We are a commune of inquiring, skeptical, politically centrist, capitalist, anglophile, traditionalist New England Yankee humans, humanoids, and animals with many interests beyond and above politics. Each of us has had a high-school education (or GED), but all had ADD so didn't pay attention very well, especially the dogs. Each one of us does "try my best to be just like I am," and none of us enjoys working for others, including for Maggie, from whom we receive neither a nickel nor a dime. Freedom from nags, cranks, government, do-gooders, control-freaks and idiots is all that we ask for.
50% of max heart rate for an hour? It seems inefficient and not stressful enough for my taste (not to mention boring), but maybe as a once-weekly thing on a day following a strenuous weight session it might be warranted as a form of "active recovery." Or, of course, for beginner exercisers, anorectics, the elderly, or the terminally-sedentary.
At the same time, moving at all is probably a better idea than not moving. It burns no fat (not that you need that) and builds no strength, but certainly helps maintain some minimal degree of endurance and mobility.
I tried to introduce one hour of this sort of thing into my weekly regimen a few months ago as a "recovery day" (with a mix of treadmill, stairmaster, and elliptical) but I just can't stay with it. My body seems to insist on bursting into one-minute sprints in the course of it every several minutes, thus converting it to HIIT. Maybe it's because I am in half-decent shape, but my body just wants to pound it every few minutes instead of slogging along. I guess that's a good effect of my fitness training - energy.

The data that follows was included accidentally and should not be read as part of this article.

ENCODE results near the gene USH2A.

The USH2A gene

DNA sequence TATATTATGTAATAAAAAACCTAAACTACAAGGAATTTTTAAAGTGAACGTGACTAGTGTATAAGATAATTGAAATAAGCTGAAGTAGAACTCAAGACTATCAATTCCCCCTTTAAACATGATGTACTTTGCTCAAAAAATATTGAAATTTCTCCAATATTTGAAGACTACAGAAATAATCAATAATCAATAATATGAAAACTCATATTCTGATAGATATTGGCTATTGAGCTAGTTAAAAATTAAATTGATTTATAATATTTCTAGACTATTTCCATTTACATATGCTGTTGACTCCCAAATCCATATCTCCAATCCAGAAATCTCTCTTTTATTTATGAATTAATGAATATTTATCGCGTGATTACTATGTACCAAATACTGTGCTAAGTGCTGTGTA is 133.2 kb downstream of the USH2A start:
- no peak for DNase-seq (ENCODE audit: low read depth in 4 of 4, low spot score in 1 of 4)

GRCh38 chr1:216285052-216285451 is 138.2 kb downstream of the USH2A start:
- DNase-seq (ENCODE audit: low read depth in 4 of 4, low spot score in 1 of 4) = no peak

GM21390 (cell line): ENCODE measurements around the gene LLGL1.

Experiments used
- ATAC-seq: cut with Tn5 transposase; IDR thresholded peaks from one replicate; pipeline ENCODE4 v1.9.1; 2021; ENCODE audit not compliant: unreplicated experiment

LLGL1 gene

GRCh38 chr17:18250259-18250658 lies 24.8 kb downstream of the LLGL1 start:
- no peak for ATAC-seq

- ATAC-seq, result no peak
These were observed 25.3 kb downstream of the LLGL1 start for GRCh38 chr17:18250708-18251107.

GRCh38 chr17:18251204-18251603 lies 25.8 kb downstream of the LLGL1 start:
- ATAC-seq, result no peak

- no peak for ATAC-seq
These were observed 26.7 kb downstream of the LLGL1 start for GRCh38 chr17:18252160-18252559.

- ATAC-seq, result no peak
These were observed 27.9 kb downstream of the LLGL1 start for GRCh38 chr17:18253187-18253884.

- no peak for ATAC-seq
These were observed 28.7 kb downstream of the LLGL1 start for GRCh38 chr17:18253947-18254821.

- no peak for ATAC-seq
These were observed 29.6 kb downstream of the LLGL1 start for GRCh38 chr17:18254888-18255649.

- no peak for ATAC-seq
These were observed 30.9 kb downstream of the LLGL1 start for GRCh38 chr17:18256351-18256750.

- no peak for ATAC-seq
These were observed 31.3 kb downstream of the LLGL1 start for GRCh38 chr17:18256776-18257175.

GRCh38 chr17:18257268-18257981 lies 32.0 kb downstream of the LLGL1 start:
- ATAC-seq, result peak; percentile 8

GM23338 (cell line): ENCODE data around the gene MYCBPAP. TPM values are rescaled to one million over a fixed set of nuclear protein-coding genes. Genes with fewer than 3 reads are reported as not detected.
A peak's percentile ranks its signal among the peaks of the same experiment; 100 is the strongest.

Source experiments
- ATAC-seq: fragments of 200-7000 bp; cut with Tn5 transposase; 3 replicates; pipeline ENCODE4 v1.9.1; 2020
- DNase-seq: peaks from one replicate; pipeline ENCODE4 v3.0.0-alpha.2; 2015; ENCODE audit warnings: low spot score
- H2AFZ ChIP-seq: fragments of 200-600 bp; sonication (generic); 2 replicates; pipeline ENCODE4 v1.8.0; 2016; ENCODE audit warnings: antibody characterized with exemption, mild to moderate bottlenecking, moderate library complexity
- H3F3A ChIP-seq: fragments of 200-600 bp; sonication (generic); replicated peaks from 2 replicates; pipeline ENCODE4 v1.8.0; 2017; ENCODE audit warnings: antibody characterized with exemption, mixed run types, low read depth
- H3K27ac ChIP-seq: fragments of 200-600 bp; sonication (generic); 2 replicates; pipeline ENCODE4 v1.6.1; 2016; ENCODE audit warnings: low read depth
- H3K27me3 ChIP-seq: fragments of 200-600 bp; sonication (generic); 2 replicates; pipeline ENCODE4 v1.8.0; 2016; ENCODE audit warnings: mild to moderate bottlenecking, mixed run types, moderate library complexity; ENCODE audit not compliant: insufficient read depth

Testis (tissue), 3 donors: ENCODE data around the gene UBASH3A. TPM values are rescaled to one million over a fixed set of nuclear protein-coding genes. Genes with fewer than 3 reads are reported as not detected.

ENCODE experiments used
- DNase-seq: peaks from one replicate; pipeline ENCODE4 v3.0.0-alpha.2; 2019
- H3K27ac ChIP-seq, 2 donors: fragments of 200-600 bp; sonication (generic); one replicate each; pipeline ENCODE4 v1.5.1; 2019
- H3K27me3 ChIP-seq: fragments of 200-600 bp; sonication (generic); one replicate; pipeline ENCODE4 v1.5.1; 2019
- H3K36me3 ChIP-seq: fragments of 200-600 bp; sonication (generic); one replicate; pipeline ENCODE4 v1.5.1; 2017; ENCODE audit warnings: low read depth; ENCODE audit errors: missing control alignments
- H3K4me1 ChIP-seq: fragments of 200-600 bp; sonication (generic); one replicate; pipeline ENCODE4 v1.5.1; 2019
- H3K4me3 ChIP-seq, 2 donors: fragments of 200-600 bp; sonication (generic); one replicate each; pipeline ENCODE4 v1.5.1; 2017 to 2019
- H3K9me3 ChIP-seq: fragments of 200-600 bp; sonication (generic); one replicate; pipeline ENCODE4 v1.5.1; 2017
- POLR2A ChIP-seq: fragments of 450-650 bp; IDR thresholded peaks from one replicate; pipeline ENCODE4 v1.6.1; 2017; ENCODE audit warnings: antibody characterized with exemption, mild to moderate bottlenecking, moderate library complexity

I do about 30 to 40 minutes of this six or seven days a week.
It's called "walking the dog". Our standard route is a touch over 2 miles, and includes places where I slip his leash and we play ball.
And yeah, it is good for you. Fresh air, bonding with and training the mutt, a bit of movement. Really, really good. No, it doesn't make you physically fitter, but it might make you "healthier" overall.
On a treadmill? That's really stupid. Go be outside. Being outside is good for you.
Unless you live in NYC. Living in NYC isn't good for you because there's no outside there. Not Real Outside, not for a long distance anyway. This is true of Chicago as well. And probably Boston and Baltimore. Houston and Dallas metro areas...even worse in some ways. LA is just a pit. But I digress.
On the other hand you have to train long to go long.
My max heart rate is 170/172. My RHR is about 58 or 60 (at this altitude. I can feel my heart slow down as I drive down into the lower elevations).
Thing is that general fitness is all well and good, but if you've got goals beyond staying alive and looking athletic, then you question becomes "fitness for what".
That is the real question that everyone has to answer for themselves.
Thing is that half of what you get in the gym is tolerance for discomfort. 3x10 Burpeess won't do you a BIT of on the second day of an off trail backpacking trip in the higher elevations of the Rockies, but the discomfort of doing those burpees will.